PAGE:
Effects of theatrical smokes and fogs on respiratory health in the entertainment industry
Article first published online: 12 APR 2005
Copyright © 2005 Wiley-Liss, Inc.
American Journal of Industrial Medicine
Volume 47, Issue 5, pages 411–418, May 2005
How to Cite
Varughese, S., Teschke, K., Brauer, M., Chow, Y., van Netten, C. and Kennedy, S. M. (2005), Effects of theatrical smokes and fogs on respiratory health in the entertainment industry. Am. J. Ind. Med., 47: 411–418. doi: 10.1002/ajim.20151
- Issue published online: 12 APR 2005
- Article first published online: 12 APR 2005
- Manuscript Accepted: 24 JAN 2005
- Safety and Health in Arts, Production, and Entertainment
- British Columbia Lung Association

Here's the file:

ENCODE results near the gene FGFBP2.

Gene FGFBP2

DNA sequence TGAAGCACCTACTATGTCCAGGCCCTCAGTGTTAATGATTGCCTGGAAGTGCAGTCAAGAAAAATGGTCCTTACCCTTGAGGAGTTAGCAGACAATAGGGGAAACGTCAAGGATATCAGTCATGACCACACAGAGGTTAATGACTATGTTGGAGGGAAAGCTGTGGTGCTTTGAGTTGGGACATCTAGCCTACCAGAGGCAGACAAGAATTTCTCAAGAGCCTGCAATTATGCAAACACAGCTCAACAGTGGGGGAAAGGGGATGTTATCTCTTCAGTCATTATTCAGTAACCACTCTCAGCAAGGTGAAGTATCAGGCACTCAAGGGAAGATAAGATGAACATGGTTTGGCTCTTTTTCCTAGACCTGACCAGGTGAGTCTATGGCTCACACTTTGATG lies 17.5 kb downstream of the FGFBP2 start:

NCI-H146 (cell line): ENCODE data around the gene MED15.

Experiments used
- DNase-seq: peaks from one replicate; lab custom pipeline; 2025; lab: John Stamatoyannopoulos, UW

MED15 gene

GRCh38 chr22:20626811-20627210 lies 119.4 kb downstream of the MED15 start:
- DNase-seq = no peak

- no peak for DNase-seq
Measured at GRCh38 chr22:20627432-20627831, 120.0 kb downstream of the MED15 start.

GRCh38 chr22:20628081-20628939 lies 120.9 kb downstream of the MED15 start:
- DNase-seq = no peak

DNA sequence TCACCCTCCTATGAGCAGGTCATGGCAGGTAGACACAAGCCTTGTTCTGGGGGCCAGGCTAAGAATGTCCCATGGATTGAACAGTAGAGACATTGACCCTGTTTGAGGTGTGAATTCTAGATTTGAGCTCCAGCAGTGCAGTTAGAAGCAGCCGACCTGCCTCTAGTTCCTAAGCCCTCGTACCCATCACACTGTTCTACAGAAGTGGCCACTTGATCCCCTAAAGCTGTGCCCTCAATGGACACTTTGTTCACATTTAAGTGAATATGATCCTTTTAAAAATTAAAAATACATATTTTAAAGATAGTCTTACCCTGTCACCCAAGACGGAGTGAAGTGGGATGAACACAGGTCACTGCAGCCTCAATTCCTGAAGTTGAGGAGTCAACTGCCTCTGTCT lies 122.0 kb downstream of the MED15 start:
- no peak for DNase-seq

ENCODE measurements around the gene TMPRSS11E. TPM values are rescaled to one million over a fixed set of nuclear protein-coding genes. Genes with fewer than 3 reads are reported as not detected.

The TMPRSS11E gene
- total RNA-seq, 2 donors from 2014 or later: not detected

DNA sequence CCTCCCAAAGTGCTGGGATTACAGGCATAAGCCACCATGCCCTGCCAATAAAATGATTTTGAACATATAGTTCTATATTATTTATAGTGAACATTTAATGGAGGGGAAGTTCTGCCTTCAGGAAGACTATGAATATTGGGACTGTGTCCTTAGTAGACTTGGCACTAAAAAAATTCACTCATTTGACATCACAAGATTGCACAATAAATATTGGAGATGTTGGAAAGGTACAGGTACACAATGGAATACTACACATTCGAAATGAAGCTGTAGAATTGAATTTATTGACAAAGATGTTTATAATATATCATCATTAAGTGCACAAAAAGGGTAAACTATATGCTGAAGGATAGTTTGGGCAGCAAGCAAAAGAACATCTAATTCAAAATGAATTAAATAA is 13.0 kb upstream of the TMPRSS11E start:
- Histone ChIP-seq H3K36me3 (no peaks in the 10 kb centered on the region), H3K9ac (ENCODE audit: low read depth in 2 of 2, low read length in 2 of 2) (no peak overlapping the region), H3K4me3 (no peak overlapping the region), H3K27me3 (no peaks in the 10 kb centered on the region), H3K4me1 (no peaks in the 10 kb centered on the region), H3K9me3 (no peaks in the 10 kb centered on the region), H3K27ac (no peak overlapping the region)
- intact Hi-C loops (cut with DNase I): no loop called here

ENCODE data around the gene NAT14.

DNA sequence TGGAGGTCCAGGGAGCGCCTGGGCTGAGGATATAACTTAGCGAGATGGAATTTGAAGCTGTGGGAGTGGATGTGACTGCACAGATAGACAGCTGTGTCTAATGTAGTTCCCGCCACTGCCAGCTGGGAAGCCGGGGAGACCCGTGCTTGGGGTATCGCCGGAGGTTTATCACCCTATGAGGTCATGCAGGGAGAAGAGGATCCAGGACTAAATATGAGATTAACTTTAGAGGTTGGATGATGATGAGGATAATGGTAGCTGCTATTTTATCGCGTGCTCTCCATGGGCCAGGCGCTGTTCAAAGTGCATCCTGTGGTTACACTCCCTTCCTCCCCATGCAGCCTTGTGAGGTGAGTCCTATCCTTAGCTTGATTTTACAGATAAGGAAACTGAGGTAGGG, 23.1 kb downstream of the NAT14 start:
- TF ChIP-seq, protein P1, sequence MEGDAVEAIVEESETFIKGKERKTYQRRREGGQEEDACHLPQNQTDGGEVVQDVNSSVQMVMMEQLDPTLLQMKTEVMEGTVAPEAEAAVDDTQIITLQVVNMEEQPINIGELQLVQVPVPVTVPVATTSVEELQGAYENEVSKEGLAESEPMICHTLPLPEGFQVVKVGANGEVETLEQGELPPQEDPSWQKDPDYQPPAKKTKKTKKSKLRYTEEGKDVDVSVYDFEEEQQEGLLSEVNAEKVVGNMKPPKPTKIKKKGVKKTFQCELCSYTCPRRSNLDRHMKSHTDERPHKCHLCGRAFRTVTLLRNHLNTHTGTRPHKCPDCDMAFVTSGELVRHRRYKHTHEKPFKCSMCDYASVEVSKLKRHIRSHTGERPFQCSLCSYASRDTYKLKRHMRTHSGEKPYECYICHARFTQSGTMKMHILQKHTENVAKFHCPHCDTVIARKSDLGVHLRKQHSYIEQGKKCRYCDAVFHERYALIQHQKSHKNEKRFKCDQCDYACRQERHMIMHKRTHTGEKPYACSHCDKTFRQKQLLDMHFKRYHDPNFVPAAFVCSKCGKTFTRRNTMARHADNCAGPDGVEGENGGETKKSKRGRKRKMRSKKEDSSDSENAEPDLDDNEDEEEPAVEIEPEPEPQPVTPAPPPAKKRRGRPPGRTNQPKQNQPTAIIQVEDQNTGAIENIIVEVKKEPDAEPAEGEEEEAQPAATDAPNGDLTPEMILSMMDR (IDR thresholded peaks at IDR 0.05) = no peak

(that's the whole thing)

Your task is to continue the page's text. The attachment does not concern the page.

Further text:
- theatrical smokes and fogs;
- mineral oil;
- occupational exposure;
- entertainment industry
Theatrical fogs (glycol or mineral oil aerosols) are widely used in the entertainment industry to create special effects and make lighting visible.
We studied 101 employees at 19 sites using fogs and measured personal fog exposures, across work shift lung function, and acute and chronic symptoms. Results were also compared to an external control population, studied previously.
Chronic work-related wheezing and chest tightness were significantly associated with increased cumulative exposure to fogs (mineral oil and glycols) over the previous 2 years. Acute cough and dry throat were associated with acute exposure to glycol-based fogs; increased acute upper airway symptoms were associated with increased fog aerosol overall. Lung function was significantly lower among those working closest to the fog source.
Mineral oil- and glycol-based fogs are associated with acute and chronic adverse effects on respiratory health among employees. Reducing exposure, through controls, substitution, and elimination where possible, is likely to reduce these effects. Am. J. Ind. Med. 47:411–418, 2005. © 2005 Wiley-Liss, Inc.